Friday, April 03, 2009

The American Way of War.

part 2.

Part 3.

Eugene Jarecki is an award-winning dramatic and documentary filmmaker whose previous film WHY WE FIGHT won the 2005 Grand Jury Prize at the Sundance Film Festival. THE TRIALS OF HENRY KISSINGER, won the 2002 Amnesty International Award. In addition to his work in film, Jarecki is also the Founder and Executive Director of The Eisenhower Project, an academic public policy group, dedicated in the spirit of Dwight D. Eisenhower, to studying the forces that shape American foreign policy.


nunya said...

Top twenty books and movies for me in the last 6 years Tuesday, August 21, 2007

I suffer from depression, but at least I know the truth. *sigh*

nunya said...

My two prized possessions are signed copies of Chalmers Johnson's "Sorrows of Empire" and "Nemesis" He's professor emeritus at UCSD. He lives very close to Francine Busby and I volunteered on her campaign against Dukie Cunningham in '04. Cunningham sent me a form letter that basically nicely said "buzz off" I'm with the bible thumpers on this one when I wrote and asked if he would support family planning funding. I was pissed off.

Cunningham is in jail because he was stupid. They're all corrupt. Jarecki and Johnson opened my eyes to the system.

Kel said...


I was pleased that so many of your favourites would also feature on my list. Corporation and Confessions of an Economic Hitman are also amongst my favourites. I am not aware of The Sorrows of Empire, but I will try and track it down.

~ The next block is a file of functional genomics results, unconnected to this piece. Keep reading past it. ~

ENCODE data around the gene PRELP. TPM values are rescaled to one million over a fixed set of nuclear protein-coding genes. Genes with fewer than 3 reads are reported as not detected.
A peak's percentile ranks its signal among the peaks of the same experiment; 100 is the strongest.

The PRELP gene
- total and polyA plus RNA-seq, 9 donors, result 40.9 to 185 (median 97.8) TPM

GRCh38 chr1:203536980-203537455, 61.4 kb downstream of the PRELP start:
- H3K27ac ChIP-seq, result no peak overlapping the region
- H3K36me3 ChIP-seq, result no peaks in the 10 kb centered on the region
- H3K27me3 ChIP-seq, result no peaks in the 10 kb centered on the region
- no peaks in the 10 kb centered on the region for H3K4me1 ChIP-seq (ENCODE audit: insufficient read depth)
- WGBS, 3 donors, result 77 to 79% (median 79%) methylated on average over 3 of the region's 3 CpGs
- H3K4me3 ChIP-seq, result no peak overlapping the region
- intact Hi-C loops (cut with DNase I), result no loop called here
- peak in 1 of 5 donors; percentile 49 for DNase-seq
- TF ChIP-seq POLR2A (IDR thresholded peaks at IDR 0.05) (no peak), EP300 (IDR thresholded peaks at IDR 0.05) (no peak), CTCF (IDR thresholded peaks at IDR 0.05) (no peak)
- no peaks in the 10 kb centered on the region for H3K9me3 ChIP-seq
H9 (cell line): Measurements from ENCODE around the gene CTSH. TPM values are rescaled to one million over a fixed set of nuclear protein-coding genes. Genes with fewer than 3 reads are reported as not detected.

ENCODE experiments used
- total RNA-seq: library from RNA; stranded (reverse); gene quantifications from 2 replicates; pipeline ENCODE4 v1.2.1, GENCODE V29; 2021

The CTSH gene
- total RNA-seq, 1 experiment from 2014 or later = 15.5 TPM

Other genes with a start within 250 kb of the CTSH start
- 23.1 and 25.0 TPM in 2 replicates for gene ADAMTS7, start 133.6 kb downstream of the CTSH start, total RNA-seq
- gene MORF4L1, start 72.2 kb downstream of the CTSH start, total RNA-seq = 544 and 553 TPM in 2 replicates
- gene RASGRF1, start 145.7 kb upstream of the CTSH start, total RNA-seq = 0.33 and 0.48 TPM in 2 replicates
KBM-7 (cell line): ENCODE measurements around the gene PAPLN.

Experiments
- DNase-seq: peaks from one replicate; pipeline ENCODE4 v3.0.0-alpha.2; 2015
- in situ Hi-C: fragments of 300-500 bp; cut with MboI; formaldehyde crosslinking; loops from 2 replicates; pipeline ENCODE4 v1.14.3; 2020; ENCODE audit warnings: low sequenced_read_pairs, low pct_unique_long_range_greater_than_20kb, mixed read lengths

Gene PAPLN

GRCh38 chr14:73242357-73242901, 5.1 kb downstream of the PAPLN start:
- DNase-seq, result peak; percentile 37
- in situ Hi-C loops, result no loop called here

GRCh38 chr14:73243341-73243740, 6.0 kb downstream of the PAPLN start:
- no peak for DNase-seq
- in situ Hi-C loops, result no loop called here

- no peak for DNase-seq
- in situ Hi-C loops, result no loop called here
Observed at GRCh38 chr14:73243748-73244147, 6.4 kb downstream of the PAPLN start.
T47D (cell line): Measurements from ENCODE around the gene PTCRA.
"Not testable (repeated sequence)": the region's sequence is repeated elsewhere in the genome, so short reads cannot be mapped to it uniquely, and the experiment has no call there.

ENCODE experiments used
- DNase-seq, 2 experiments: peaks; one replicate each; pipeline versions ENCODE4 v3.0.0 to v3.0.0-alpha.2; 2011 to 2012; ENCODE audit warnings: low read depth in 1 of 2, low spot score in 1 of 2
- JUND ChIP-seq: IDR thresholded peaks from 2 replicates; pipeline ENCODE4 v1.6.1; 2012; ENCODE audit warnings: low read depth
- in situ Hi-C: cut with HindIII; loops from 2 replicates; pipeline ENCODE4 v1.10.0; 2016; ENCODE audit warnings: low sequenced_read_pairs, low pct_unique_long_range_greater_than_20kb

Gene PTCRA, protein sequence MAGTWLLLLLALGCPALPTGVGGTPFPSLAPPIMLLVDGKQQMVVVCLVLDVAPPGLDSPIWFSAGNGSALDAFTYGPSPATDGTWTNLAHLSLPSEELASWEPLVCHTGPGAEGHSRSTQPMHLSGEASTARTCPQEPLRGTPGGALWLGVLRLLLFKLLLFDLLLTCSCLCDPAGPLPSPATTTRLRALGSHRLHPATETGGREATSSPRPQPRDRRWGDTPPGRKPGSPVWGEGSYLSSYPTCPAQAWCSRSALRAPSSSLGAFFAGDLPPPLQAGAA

nunya said...

Thank you. It ripped my heart to shreds because I was born and raised in a town that is basically one big military base, interspersed with "dual use" corporations that sell stuff to the military.

You can't help but have a love-hate relationship with the military when it provides jobs and the "safety net" of social welfare programs in the country is a joke.

Keep in mind that the official govt unemployment rate does not count people who's unemployment ran out and they gave up looking for work.

Also keep in mind that people will do jobs that they hate because the job offers health insurance.

I hear that in Europe the government is afraid of the people, and in the US the people are afraid of the government.

Maybe you can tell me about the first part of that statement, and I can tell you that the second is true.

Kel said...

I hear that in Europe the government is afraid of the people, and in the US the people are afraid of the government.

I actually think there is just as much apathy here as there is in the US, Nunya. However, when the people get incensed they do take to the streets and it does worry politicians.

In many ways it was the grey haired ladies of Tunbridge Wells who brought down Thatcher as the minute they started marching against the poll tax the Tories panicked thinking, "If we've lost Tunbridge Wells we're doomed."

Likewise, Blair was certainly shaken by the two million of us who took to the streets before the start of the Iraq war.

I think the main difference between the two populaces comes down to cynicism. I find people in the US tend to believe what their government says much more than we do.

Of course a lot of this comes down to the fact that our Prime Minister has to face the opposition at Prime Ministers Questions every week, which is quite gladiatorial. And I think the opposition questioning the motives of the Prime Minister gives the public the right to do the same.

In your system that role seems to have been assigned to the press during presidential press conferences and, as we saw prior to the Iraq war, they are pretty abysmal at carrying out that function. Indeed, some of them, like David Gregory, appear not to even accept that this function is theirs.

If Gregory could see the gladiatorial style of someone like Paxman, he would hang his head in shame.